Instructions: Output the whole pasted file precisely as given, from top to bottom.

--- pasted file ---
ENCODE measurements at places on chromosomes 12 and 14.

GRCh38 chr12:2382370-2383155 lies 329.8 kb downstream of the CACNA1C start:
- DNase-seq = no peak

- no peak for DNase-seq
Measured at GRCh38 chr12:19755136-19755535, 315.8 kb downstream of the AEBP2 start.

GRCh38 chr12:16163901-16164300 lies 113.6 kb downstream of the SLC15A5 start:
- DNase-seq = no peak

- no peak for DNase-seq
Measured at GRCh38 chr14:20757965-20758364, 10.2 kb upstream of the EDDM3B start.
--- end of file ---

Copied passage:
ENCODE measurements at places on chromosomes 12 and 14.

GRCh38 chr12:2382370-2383155 lies 329.8 kb downstream of the CACNA1C start:
- DNase-seq = no peak

- no peak for DNase-seq
Measured at GRCh38 chr12:19755136-19755535, 315.8 kb downstream of the AEBP2 start.

GRCh38 chr12:16163901-16164300 lies 113.6 kb downstream of the SLC15A5 start:
- DNase-seq = no peak

- no peak for DNase-seq
Measured at GRCh38 chr14:20757965-20758364, 10.2 kb upstream of the EDDM3B start.